I was one of those toddlers who liked to dance in public, just to make people laugh. But I started my real interest in the dramatic when I was in kindergarten, reciting a Christmas poem. I got the one about getting nothing in my stocking because of my questionable behavior. It was a subtle hint from my teacher, no doubt, one which completely eluded my four-year-old self. And in later years, my poor embarrassed mother would tell the story of my performance, which culminated in an awkward cartwheel, improvised on the spot. Everyone in the front row got a good view of my red ruffled petticoat and matching underpants. I got the lecture about ladylike behavior. But I don’t think the lessons from my genteel and well-meaning mother ever really stuck, especially when Santa, who obviously loved me, showed up anyway, in spite of the warnings.
And so, the older I became, the bigger my personality grew. In the 3rd grade, the itinerant music teacher sent me to time-out because I sang with too much enthusiasm, drowning out every voice in the room. But that never stopped me from impromptu routines, often to a pained audience. In the 4th grade, my fashion sense firmly established, I campaigned hard to be the Christmas fairy in the school play since I already knew that it involved a solo dance, wearing a delicate white costume, complete with gossamer wings. I held the record in the 5th grade for writing lines as punishment for talking in class. Who knew? I was Bart Simpson before he was an idea in Matt Groening’s head.
I will spare you the year by year details, but trust me: there is one memory for every single birthday, each demonstrating a pattern, one that began early in my life. If I were to play armchair psychiatrist for a minute, I can understand the motivation. As an only child, I was lonely. I longed for the attention from my peers, those substitute siblings, and using any means possible to stand out made sense in my immature brain. Carl Jung would have simply called me an extreme extrovert.
Back in the day, which does seem like ions ago, there were no alphabet labels for chatty kids with outgoing temperaments. I guess I was lucky because I am certain that I would have fit the profile from someone with an ADD or XYZ disorder. I was the kid that teachers rolled their eyes over when they read their student roster on the first day of school. Fortunately, my momma was the President of the PTA and showered our class with iced cupcakes and a well-stocked first aid kit. She understood the subtle power of bribery.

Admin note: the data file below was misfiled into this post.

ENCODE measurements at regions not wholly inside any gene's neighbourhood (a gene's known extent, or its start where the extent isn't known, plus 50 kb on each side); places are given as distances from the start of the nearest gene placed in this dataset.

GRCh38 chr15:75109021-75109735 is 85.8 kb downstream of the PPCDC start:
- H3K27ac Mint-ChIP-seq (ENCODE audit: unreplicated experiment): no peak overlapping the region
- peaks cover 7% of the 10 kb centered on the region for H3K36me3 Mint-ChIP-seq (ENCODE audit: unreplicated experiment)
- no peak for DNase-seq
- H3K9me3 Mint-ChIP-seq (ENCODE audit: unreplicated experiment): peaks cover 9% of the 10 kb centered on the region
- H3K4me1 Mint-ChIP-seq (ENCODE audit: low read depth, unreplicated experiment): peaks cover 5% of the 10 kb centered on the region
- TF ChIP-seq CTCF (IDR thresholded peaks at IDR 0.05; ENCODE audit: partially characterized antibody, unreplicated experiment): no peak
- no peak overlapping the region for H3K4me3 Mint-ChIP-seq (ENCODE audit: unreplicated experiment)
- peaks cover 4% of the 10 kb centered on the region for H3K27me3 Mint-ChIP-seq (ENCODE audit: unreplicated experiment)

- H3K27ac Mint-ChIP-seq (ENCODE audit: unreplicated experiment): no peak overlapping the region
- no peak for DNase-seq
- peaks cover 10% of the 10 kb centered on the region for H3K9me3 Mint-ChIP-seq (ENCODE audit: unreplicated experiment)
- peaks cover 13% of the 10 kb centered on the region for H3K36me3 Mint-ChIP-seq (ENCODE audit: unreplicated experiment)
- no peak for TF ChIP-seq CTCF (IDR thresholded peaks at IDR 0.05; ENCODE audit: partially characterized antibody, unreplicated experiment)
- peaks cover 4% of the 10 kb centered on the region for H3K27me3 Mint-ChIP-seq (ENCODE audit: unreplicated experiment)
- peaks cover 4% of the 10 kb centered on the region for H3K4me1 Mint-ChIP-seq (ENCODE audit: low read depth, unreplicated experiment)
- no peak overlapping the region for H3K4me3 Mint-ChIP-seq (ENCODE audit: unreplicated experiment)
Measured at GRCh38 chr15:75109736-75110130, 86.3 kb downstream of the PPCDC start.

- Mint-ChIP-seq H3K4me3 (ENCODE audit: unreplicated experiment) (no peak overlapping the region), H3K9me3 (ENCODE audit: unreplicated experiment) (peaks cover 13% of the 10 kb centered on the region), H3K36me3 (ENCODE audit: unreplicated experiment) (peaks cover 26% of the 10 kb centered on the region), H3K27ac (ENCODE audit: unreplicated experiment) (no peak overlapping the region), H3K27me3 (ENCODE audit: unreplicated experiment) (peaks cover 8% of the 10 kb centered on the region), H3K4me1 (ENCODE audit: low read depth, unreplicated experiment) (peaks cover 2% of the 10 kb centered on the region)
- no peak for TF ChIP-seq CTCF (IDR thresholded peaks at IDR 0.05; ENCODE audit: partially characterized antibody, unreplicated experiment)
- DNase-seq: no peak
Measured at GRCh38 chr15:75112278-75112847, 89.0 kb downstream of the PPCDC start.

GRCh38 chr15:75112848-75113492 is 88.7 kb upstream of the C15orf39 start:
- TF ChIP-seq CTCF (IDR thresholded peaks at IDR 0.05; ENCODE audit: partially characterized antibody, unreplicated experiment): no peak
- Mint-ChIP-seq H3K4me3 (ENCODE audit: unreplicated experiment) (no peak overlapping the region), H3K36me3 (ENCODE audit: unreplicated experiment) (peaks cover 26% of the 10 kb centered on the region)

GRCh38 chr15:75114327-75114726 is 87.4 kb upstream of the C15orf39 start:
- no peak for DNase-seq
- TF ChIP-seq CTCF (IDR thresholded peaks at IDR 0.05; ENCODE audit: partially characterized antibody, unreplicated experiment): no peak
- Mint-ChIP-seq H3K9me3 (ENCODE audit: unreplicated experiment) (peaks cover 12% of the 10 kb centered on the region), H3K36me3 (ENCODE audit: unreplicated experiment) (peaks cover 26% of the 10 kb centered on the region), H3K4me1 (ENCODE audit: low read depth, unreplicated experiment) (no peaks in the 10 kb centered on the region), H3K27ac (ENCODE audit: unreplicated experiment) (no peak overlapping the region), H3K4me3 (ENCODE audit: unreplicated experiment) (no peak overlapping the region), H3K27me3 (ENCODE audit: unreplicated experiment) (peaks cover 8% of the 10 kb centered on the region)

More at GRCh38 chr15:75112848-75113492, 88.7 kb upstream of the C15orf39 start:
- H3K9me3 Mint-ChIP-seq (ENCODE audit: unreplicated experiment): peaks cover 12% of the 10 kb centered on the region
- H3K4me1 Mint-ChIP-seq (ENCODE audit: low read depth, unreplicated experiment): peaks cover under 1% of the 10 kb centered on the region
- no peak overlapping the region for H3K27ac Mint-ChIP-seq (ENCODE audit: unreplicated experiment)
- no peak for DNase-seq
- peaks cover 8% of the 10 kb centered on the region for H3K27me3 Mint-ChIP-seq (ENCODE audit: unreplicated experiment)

But as I grew into young adulthood, I soon learned that folks don’t always understand or appreciate my robust approach to life. Quite frankly, I can be a lot for folks to handle. I know it, and I am sorry. There are assumptions often made about me, huge generalizations, because of it. So for a long time, I tried to dim my sparkle to make others like me or feel better about themselves. I nodded in agreement, held back my true nature, longed for acceptance. I deferred to those who wanted me to tone it down because I was just too much for them. We are all guilty of adapting our behavior in order to be liked, I suppose.
But I was also miserable, trapped like a genie in a bottle, as I put everyone else’s preferences ahead of my own. When the world tries to hold you back to diminish your worth, it is time to stand in your truth. And so, Ironically, being sick has taught me to be who I am, regardless of how others may view me. I have no time to be anyone other than myself. Fortunately, I have learned that nobody can live this life for you, which means you had better be as authentic as you can be. And more importantly, I realized that God loves me here and now, exactly as He created me to be. He loves all of us that way.
The ultimate gift we can give another human being is to accept them as they are. And it’s pretty darned special if we can extend that same bit of unconditional acceptance to ourselves. I understand that I don’t have to dim my lantern in order for anyone else’s to burn brighter because this little light of mine is going to shine. And yes, I learned that song at four. If I recall, it was quite the performance.